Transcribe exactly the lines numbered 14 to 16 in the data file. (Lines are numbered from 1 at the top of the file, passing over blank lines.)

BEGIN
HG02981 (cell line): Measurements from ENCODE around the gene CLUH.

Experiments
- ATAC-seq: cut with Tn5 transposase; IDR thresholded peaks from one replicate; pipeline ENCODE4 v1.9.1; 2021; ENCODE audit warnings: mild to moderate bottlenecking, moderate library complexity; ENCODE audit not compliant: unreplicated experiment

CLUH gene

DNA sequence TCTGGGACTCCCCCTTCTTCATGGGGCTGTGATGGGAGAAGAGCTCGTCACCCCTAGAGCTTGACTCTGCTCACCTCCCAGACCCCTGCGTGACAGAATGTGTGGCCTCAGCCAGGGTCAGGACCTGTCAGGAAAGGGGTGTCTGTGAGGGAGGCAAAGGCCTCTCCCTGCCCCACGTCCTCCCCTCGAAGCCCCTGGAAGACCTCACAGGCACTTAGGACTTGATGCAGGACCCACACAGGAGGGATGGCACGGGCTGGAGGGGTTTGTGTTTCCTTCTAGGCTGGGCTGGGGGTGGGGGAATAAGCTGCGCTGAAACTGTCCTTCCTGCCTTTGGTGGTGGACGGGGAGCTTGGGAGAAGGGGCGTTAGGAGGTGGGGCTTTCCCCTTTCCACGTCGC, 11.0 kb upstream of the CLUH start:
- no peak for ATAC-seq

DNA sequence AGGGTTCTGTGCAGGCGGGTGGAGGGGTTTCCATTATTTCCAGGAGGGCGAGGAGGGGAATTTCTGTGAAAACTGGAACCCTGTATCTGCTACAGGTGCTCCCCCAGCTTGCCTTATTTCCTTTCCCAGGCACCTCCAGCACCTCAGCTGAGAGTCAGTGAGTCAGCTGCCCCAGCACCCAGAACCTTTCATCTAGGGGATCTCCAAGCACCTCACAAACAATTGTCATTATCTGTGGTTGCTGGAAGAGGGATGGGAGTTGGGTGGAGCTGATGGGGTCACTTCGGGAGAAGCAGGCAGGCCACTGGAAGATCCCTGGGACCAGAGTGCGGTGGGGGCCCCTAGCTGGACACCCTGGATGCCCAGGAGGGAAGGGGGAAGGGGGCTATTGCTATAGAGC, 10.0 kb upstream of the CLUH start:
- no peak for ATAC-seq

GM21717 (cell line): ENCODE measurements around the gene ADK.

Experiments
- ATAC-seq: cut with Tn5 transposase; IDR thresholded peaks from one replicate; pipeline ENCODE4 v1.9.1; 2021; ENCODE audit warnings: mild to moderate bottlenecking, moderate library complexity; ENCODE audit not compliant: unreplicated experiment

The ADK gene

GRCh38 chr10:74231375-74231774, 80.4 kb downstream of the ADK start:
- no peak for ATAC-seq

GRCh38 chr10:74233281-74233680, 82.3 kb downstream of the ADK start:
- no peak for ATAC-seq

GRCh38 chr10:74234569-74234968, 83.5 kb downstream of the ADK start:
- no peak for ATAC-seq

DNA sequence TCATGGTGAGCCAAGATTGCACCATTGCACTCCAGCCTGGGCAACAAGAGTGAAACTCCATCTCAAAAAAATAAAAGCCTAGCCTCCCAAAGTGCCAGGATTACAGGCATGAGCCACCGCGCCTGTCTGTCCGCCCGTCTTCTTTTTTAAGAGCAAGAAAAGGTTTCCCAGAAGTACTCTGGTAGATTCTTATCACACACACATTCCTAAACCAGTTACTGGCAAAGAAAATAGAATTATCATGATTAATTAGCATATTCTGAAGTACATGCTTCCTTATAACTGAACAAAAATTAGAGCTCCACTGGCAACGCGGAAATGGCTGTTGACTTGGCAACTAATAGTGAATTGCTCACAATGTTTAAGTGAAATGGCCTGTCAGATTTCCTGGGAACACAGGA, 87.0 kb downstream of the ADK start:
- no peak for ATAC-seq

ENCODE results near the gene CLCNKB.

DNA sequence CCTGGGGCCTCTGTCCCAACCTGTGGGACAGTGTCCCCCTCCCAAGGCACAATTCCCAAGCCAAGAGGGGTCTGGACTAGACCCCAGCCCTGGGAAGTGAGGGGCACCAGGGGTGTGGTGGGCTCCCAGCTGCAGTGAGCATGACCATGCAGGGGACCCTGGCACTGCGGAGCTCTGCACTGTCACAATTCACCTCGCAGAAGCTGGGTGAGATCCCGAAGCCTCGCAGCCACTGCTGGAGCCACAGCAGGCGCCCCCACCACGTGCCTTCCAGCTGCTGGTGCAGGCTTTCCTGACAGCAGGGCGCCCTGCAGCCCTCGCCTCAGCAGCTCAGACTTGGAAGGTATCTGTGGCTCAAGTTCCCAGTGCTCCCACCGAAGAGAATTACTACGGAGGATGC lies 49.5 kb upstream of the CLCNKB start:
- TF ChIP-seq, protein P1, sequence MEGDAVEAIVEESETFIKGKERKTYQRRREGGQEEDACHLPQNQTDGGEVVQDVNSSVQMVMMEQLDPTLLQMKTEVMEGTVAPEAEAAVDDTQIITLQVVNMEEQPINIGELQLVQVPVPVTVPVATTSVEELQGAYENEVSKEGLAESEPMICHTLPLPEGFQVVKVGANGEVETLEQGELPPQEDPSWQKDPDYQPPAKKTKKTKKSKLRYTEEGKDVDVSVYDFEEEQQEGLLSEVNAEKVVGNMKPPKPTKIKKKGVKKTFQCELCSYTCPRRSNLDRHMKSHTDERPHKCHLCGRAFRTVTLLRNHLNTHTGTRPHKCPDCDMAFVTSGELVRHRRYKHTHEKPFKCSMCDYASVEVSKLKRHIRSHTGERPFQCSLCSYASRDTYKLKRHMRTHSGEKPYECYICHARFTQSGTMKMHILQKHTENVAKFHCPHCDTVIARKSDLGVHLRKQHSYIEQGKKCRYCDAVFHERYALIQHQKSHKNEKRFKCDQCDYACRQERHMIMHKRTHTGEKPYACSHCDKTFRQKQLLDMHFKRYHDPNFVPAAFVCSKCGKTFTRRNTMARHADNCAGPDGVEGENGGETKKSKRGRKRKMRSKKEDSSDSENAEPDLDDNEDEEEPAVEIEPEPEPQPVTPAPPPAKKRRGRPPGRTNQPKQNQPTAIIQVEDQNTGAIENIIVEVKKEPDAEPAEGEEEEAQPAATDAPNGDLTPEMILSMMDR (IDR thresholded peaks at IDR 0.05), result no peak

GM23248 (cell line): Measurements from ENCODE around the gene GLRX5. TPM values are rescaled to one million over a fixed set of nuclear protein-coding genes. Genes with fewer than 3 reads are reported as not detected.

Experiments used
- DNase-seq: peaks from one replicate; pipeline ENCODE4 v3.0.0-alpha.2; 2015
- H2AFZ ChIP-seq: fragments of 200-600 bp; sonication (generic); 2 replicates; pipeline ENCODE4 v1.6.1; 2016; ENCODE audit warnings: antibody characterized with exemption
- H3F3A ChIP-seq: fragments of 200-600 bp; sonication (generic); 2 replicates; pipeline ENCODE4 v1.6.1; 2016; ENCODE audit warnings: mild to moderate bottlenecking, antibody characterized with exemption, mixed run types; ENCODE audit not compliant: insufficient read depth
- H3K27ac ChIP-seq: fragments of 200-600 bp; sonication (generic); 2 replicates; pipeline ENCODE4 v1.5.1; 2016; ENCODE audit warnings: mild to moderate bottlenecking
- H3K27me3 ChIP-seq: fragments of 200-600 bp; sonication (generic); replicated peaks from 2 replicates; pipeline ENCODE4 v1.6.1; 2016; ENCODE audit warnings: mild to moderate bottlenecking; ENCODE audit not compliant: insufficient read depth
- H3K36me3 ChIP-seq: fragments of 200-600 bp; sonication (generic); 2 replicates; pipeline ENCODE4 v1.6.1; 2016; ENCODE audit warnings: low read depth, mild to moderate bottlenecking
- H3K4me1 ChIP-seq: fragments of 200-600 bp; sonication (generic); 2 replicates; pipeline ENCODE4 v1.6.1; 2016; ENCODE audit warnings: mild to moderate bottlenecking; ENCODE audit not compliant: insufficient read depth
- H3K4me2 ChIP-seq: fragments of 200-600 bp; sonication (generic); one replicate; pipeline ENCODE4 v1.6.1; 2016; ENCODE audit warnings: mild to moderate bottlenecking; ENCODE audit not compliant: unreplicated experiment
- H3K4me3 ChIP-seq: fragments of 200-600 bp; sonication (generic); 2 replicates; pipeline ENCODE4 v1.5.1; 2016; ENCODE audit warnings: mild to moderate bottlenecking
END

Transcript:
- no peak for ATAC-seq

GRCh38 chr10:74233281-74233680, 82.3 kb downstream of the ADK start:
- no peak for ATAC-seq